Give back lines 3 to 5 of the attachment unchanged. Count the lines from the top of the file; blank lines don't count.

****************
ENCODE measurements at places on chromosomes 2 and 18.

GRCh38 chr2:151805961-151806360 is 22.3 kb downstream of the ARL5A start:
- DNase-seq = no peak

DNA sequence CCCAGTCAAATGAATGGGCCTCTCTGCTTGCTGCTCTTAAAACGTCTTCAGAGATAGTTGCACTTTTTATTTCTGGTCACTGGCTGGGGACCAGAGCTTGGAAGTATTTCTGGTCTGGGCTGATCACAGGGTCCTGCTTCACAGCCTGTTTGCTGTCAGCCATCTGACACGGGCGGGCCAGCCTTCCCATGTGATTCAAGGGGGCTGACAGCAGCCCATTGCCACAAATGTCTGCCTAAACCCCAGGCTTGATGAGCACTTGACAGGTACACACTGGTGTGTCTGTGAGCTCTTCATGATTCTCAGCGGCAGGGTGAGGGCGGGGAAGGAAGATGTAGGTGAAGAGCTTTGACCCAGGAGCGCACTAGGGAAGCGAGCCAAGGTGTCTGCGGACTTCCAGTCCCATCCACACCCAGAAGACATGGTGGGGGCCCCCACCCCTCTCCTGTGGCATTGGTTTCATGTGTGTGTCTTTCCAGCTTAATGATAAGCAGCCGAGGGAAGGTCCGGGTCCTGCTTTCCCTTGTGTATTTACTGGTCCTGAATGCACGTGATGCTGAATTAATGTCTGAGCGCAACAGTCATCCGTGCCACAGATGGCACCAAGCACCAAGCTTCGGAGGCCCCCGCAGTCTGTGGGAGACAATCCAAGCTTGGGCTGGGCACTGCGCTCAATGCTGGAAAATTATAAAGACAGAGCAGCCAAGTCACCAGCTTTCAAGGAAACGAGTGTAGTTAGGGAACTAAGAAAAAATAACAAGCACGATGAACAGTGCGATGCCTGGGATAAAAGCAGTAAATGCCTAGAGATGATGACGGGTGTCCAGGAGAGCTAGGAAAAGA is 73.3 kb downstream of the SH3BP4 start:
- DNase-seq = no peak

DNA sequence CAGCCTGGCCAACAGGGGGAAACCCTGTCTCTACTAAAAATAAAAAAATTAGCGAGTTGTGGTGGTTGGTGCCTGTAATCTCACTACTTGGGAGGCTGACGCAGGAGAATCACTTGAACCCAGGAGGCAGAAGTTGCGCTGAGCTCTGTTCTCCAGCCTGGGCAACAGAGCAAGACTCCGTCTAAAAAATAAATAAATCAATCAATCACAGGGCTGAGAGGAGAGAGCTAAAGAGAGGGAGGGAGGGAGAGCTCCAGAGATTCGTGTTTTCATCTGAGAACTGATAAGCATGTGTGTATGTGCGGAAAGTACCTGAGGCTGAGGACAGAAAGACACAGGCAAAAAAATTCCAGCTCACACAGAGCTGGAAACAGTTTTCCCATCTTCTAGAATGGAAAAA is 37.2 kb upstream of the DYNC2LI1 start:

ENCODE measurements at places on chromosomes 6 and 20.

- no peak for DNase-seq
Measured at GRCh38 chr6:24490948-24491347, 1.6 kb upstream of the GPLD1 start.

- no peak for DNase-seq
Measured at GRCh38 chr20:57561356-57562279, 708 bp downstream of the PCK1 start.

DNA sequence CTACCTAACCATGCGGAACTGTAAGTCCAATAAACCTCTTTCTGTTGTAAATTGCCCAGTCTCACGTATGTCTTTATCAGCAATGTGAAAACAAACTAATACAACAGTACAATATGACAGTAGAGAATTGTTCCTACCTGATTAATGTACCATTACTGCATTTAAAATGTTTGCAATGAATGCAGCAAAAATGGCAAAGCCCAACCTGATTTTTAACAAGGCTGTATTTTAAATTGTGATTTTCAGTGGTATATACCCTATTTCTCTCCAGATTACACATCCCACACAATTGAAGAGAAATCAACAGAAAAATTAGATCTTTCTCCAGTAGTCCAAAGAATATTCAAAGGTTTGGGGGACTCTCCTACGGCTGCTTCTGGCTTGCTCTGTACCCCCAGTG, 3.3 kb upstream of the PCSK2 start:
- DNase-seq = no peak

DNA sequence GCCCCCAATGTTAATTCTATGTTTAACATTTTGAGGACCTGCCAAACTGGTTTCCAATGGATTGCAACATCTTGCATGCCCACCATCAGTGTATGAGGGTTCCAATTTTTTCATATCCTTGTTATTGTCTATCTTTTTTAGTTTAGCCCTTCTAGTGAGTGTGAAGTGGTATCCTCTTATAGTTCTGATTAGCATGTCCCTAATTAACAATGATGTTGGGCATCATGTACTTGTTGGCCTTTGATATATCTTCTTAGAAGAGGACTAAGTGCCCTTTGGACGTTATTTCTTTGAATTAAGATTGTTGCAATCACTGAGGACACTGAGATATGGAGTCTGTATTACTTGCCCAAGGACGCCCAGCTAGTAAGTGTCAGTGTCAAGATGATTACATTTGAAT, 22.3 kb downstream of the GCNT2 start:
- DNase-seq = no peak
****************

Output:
- DNase-seq = no peak

DNA sequence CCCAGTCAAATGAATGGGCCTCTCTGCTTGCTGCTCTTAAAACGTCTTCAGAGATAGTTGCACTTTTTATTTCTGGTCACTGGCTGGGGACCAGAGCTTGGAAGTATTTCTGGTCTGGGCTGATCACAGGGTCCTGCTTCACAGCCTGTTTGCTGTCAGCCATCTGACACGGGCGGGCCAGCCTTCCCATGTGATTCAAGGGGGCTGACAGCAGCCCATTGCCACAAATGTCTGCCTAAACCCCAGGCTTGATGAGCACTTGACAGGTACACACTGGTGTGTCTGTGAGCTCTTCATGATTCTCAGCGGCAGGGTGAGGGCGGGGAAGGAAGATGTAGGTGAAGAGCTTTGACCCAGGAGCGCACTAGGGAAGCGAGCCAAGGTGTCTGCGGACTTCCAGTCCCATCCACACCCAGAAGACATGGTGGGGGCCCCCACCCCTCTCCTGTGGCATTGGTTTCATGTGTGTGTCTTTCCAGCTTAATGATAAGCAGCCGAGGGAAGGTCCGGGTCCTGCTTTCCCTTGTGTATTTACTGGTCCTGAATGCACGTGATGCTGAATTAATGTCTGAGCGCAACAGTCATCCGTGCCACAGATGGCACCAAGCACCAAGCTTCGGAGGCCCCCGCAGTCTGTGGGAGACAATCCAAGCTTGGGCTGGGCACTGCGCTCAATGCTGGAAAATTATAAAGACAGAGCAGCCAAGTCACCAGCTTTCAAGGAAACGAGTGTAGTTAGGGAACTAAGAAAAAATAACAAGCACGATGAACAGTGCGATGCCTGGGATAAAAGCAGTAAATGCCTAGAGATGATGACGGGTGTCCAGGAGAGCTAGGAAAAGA is 73.3 kb downstream of the SH3BP4 start:
- DNase-seq = no peak